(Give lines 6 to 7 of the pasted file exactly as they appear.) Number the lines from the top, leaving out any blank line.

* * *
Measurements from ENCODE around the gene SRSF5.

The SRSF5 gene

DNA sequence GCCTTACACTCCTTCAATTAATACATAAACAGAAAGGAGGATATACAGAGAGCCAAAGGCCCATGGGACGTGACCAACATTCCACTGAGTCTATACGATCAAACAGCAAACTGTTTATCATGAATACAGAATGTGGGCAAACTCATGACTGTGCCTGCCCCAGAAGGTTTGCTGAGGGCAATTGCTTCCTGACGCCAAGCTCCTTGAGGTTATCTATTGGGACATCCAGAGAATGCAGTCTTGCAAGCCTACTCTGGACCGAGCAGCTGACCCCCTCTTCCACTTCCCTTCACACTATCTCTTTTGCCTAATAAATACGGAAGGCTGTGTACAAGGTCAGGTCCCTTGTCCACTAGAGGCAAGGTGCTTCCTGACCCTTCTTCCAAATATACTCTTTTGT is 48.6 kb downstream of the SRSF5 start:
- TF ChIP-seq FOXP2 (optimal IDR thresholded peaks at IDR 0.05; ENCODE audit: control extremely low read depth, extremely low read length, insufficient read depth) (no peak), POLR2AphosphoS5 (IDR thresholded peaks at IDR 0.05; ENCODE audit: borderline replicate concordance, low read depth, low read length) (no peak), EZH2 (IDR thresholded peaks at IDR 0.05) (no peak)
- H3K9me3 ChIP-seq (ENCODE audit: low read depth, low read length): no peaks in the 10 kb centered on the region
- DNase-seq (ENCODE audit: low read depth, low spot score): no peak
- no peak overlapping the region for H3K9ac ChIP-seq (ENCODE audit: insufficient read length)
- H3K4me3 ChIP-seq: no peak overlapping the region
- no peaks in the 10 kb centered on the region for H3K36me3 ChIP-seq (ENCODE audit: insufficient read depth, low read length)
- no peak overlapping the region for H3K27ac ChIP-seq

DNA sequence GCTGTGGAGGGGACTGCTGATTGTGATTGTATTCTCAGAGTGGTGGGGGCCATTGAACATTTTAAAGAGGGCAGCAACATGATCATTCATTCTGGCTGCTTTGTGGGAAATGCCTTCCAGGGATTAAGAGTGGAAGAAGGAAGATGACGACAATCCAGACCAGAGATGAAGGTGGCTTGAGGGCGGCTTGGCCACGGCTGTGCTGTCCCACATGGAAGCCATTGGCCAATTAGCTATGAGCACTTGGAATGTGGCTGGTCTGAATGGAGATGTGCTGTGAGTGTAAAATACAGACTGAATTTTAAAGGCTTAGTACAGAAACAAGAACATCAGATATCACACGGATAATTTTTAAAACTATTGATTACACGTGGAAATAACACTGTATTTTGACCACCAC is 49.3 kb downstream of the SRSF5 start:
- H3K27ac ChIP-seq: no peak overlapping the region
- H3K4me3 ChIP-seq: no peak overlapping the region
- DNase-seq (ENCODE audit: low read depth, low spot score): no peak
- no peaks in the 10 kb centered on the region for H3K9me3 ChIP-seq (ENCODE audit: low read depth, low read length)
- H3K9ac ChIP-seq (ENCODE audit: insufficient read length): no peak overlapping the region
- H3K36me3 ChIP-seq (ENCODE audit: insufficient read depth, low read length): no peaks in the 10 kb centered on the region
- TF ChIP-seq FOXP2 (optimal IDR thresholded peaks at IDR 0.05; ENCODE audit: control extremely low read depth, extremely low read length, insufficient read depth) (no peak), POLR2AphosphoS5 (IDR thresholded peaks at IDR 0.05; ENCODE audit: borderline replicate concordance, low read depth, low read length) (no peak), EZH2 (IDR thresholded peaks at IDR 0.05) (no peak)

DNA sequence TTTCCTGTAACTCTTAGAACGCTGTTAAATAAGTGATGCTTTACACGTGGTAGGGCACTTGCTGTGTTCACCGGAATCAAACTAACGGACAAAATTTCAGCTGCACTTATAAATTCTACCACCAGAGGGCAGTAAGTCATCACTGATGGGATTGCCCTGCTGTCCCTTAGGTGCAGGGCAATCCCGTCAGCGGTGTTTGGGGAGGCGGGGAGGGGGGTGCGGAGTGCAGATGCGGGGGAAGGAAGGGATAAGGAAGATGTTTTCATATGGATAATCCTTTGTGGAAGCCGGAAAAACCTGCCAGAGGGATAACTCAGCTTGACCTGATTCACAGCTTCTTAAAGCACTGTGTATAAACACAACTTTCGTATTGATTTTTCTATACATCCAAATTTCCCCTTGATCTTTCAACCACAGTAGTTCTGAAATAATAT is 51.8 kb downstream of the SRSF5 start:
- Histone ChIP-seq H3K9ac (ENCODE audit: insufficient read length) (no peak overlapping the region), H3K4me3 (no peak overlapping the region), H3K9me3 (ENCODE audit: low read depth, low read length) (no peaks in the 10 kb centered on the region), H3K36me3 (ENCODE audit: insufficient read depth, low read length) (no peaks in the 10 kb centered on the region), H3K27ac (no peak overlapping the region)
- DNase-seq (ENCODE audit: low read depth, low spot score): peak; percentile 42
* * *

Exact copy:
- DNase-seq (ENCODE audit: low read depth, low spot score): no peak
- no peak overlapping the region for H3K9ac ChIP-seq (ENCODE audit: insufficient read length)